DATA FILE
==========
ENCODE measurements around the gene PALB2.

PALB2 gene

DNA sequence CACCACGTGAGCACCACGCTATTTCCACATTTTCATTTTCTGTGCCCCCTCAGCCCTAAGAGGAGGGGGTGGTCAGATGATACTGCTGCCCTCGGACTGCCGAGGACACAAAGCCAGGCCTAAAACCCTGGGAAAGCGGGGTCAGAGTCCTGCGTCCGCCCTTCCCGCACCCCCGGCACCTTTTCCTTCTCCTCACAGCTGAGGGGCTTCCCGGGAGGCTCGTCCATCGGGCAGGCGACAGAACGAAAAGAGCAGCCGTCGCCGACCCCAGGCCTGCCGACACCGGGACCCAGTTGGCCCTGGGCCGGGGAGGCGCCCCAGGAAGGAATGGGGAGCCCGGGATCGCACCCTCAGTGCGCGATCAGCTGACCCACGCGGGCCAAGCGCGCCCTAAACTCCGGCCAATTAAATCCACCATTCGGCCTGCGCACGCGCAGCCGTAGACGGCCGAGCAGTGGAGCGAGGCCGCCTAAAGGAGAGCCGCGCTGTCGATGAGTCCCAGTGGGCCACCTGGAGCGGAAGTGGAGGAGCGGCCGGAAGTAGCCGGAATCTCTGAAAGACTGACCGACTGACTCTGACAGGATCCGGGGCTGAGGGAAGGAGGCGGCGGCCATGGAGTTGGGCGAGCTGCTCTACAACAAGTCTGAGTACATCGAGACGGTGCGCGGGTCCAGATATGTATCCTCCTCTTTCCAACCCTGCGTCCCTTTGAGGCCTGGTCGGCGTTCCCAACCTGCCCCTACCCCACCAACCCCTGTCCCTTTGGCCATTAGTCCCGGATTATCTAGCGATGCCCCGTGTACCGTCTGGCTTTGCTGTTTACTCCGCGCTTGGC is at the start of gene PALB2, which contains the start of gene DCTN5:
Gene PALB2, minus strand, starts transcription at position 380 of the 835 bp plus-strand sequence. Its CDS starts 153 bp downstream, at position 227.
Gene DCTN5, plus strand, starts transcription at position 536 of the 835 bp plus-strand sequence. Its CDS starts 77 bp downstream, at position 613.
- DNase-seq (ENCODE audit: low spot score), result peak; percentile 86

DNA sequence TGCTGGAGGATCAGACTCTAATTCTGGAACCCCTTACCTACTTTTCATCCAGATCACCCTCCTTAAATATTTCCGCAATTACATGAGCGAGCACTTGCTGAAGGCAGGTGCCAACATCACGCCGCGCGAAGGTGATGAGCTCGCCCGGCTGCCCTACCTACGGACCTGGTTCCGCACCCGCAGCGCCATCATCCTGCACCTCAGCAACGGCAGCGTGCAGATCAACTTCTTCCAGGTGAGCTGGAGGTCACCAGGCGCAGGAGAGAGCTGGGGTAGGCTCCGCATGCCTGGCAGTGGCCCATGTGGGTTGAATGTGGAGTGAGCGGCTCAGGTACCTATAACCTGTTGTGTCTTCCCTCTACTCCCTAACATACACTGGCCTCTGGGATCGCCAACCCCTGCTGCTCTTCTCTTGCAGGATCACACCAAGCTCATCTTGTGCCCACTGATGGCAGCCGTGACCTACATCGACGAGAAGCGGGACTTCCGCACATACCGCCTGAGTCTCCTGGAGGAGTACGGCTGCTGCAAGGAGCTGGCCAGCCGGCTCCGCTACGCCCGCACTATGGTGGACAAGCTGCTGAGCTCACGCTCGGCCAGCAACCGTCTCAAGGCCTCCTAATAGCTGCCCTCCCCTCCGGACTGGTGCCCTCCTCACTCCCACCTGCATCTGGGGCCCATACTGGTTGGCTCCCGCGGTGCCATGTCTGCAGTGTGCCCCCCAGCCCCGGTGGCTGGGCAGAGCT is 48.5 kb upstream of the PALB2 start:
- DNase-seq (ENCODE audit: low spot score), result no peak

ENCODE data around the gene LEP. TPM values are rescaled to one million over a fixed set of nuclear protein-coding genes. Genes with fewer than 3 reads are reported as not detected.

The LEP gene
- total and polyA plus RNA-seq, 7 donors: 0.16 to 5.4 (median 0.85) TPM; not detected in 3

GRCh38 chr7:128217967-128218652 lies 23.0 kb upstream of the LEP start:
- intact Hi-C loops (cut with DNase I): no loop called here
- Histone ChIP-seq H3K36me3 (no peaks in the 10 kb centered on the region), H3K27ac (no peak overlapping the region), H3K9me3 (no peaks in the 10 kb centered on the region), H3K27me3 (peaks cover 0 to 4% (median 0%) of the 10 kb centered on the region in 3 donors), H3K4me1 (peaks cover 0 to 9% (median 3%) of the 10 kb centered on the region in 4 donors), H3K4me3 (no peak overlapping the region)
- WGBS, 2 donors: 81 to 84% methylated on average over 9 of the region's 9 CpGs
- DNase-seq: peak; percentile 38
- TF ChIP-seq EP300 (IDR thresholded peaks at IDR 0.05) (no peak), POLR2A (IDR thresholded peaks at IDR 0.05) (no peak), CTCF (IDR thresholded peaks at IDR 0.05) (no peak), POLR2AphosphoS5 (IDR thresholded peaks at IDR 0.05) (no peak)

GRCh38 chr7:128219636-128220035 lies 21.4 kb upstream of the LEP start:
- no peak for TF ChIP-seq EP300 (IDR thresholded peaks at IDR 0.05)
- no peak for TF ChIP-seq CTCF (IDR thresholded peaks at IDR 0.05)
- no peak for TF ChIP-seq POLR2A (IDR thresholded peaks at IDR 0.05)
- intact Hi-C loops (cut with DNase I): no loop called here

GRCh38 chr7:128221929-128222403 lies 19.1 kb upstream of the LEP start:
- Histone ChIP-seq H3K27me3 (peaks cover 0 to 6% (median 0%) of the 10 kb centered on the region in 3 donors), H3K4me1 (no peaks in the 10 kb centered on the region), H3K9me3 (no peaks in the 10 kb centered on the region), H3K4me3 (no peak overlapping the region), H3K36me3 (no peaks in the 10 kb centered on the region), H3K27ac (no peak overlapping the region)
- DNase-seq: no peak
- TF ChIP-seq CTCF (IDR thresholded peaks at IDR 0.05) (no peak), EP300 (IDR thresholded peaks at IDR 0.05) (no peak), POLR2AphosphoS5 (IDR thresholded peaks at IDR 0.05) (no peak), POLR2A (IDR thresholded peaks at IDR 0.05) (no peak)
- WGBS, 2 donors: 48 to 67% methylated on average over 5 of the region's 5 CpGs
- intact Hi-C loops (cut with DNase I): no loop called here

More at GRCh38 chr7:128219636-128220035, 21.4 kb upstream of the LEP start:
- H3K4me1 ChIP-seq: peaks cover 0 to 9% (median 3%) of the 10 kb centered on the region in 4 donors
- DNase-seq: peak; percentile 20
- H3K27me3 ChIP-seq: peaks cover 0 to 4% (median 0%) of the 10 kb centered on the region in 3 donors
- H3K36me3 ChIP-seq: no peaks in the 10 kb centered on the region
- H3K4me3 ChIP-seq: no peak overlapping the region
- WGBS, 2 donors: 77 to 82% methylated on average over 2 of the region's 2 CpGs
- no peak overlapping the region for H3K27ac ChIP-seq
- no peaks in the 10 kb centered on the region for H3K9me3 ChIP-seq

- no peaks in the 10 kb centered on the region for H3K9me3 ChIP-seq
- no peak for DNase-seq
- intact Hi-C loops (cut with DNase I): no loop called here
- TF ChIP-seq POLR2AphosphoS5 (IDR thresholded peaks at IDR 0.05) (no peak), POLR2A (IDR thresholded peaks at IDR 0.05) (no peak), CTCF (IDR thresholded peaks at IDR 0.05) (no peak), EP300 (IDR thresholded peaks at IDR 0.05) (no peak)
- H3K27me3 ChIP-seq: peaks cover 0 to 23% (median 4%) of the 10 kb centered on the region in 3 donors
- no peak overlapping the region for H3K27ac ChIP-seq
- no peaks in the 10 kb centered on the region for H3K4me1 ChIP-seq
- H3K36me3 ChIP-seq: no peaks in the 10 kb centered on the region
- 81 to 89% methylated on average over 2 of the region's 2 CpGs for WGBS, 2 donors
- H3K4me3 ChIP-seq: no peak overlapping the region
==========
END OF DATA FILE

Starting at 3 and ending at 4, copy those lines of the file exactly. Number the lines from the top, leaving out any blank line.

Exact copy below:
DNA sequence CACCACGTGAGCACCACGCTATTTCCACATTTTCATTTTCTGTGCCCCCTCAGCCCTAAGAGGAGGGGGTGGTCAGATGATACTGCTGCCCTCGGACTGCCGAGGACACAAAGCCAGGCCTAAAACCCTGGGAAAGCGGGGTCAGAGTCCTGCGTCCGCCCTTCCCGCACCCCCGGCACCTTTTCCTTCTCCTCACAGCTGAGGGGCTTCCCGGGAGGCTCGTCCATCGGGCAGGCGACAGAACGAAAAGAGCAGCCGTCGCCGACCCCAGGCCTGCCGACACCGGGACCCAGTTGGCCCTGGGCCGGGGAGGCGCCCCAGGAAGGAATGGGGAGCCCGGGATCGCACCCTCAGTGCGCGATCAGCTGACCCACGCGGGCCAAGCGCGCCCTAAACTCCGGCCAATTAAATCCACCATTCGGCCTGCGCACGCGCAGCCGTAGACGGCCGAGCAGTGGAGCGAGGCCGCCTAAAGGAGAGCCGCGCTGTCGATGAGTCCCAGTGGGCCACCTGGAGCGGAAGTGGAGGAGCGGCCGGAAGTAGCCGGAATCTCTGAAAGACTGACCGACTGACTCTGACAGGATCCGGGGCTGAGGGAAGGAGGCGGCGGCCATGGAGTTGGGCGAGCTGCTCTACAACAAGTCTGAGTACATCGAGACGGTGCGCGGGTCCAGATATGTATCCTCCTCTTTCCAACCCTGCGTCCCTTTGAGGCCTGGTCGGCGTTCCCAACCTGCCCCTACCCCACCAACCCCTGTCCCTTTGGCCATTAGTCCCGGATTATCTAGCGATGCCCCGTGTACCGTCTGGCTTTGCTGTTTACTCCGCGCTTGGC is at the start of gene PALB2, which contains the start of gene DCTN5:
Gene PALB2, minus strand, starts transcription at position 380 of the 835 bp plus-strand sequence. Its CDS starts 153 bp downstream, at position 227.